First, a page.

I recently finished reading Between the World and Me, by Ta-Nehisi Coates, and I want to write about it. And I’m having a hard time doing so. What do I want to say about this, book, these ideas and their connection to global and experiential education? I don’t know.
But here’s what I do know: it rocked my world. Reading it felt like a very important thing to do. And very challenging. It made me think about so many things in a different way. When my book group, a circle of middle-aged women who “believe we are white,” as Coates would say, got together to discuss it, several of us described the feeling of reading it as if our feet were knocked out from under us. I don’t know what to make of it, and I’ve been blocked for the past 24 hours trying to write this post. I had almost reached the conclusion that I needed to give it some distance, that I wasn’t ready to write about it yet, when a colleague suggested I write about that, to be honest about how it affected me and how hard it is to write about. So here I am.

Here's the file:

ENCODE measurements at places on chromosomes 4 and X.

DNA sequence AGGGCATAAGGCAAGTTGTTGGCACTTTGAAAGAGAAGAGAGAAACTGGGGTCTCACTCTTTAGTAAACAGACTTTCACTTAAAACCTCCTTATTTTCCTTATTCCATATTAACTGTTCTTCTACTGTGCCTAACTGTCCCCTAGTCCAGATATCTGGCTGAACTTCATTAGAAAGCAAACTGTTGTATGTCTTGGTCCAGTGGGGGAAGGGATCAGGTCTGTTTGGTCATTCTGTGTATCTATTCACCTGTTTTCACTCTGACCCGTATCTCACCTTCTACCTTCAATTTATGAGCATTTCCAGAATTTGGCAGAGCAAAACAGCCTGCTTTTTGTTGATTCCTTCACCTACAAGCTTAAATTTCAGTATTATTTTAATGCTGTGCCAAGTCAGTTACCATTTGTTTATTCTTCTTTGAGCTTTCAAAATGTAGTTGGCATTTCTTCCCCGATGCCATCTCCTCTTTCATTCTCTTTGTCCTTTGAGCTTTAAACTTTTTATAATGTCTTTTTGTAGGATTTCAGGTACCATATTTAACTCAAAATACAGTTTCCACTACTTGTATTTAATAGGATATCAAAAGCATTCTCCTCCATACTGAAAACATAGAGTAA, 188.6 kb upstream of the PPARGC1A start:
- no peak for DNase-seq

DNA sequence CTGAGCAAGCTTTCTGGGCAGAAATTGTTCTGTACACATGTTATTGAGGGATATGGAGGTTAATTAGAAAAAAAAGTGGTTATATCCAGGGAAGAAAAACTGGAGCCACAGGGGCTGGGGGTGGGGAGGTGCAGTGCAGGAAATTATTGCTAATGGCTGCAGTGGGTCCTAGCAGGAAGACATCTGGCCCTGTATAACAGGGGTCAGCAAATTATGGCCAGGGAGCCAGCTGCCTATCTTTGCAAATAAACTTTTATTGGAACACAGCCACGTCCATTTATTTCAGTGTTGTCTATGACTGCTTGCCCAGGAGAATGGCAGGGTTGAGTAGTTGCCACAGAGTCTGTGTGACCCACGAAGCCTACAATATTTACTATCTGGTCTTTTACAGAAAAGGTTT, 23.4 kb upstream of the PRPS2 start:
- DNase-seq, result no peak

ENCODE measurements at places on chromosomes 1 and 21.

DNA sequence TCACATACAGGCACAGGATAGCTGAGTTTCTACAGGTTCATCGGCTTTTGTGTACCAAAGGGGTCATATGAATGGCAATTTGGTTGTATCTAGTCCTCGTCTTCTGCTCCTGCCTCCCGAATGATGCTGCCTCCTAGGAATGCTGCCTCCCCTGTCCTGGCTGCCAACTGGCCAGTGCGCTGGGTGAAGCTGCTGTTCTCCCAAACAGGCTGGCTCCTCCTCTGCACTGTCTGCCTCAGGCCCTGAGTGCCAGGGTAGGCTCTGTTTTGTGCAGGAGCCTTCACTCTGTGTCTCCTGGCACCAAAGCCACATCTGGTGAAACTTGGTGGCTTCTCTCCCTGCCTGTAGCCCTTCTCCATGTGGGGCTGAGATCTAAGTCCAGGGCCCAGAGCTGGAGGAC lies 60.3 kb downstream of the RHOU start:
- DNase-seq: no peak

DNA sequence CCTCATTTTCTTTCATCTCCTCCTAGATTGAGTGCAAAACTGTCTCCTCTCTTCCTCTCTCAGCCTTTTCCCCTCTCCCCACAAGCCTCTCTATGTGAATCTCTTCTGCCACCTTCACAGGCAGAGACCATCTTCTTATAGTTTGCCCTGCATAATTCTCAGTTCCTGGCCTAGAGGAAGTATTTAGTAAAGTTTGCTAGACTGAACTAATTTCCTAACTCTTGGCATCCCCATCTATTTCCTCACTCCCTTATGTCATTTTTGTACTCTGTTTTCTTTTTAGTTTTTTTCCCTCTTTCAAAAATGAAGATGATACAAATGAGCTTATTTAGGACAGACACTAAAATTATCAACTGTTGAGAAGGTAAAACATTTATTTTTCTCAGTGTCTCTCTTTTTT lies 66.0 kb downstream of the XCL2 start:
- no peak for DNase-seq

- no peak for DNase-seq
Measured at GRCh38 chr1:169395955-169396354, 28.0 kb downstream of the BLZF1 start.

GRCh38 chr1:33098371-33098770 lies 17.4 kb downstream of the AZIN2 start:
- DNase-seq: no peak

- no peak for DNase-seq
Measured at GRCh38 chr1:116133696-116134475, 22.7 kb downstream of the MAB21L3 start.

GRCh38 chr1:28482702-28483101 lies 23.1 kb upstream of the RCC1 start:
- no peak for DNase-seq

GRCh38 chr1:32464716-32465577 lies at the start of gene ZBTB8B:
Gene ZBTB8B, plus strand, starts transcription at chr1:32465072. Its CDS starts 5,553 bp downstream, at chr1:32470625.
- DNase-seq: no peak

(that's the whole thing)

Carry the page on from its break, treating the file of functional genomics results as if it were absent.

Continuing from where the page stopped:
Coates writes beautiful prose about horrible things. He made me feel what it is like to be him, and by extrapolation, to be like a black man in America today. The book is short and packed with so many nuggets I underlined several lines on nearly every page. It is one I know I will go back to on multiple occasions. It made me look at other things he wrote, from articles in The Atlantic Monthly to an earlier memoir, seek out and listen to podcasts of interviews he did for programs like This American Life and the Chicago Humanities Forum, and follow him on Twitter. I love how down to earth and self-deprecating he sounds in these interviews, his utter surprise at the popularity of the book, especially among the Dreamers, those who believe themselves white.
I am reminded of the power of words to change the world. Much to ponder.